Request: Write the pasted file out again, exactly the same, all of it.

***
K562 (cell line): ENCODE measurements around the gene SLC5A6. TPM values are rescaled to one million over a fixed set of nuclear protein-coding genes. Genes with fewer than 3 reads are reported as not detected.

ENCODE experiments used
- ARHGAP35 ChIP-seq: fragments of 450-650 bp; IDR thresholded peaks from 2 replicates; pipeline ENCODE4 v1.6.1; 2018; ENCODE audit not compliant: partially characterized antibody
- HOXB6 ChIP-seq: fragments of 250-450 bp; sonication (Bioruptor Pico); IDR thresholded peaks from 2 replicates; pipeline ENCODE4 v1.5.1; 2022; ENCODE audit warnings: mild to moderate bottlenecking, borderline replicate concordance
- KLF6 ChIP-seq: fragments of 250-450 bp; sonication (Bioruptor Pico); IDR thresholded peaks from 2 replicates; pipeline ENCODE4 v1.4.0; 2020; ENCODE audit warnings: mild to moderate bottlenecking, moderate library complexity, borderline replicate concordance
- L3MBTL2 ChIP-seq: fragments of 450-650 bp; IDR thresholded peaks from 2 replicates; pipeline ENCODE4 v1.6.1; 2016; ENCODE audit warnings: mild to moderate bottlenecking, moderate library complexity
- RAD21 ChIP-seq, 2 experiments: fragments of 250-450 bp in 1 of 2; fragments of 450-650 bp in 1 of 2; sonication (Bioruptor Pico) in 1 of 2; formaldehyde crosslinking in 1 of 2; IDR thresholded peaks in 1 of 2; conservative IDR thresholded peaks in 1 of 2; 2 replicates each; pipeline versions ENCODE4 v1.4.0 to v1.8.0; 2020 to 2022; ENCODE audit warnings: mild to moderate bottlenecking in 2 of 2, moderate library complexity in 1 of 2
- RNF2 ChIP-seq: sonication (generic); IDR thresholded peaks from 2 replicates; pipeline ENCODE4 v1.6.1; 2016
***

K562 (cell line): ENCODE measurements around the gene SLC5A6. TPM values are rescaled to one million over a fixed set of nuclear protein-coding genes. Genes with fewer than 3 reads are reported as not detected.

ENCODE experiments used
- ARHGAP35 ChIP-seq: fragments of 450-650 bp; IDR thresholded peaks from 2 replicates; pipeline ENCODE4 v1.6.1; 2018; ENCODE audit not compliant: partially characterized antibody
- HOXB6 ChIP-seq: fragments of 250-450 bp; sonication (Bioruptor Pico); IDR thresholded peaks from 2 replicates; pipeline ENCODE4 v1.5.1; 2022; ENCODE audit warnings: mild to moderate bottlenecking, borderline replicate concordance
- KLF6 ChIP-seq: fragments of 250-450 bp; sonication (Bioruptor Pico); IDR thresholded peaks from 2 replicates; pipeline ENCODE4 v1.4.0; 2020; ENCODE audit warnings: mild to moderate bottlenecking, moderate library complexity, borderline replicate concordance
- L3MBTL2 ChIP-seq: fragments of 450-650 bp; IDR thresholded peaks from 2 replicates; pipeline ENCODE4 v1.6.1; 2016; ENCODE audit warnings: mild to moderate bottlenecking, moderate library complexity
- RAD21 ChIP-seq, 2 experiments: fragments of 250-450 bp in 1 of 2; fragments of 450-650 bp in 1 of 2; sonication (Bioruptor Pico) in 1 of 2; formaldehyde crosslinking in 1 of 2; IDR thresholded peaks in 1 of 2; conservative IDR thresholded peaks in 1 of 2; 2 replicates each; pipeline versions ENCODE4 v1.4.0 to v1.8.0; 2020 to 2022; ENCODE audit warnings: mild to moderate bottlenecking in 2 of 2, moderate library complexity in 1 of 2
- RNF2 ChIP-seq: sonication (generic); IDR thresholded peaks from 2 replicates; pipeline ENCODE4 v1.6.1; 2016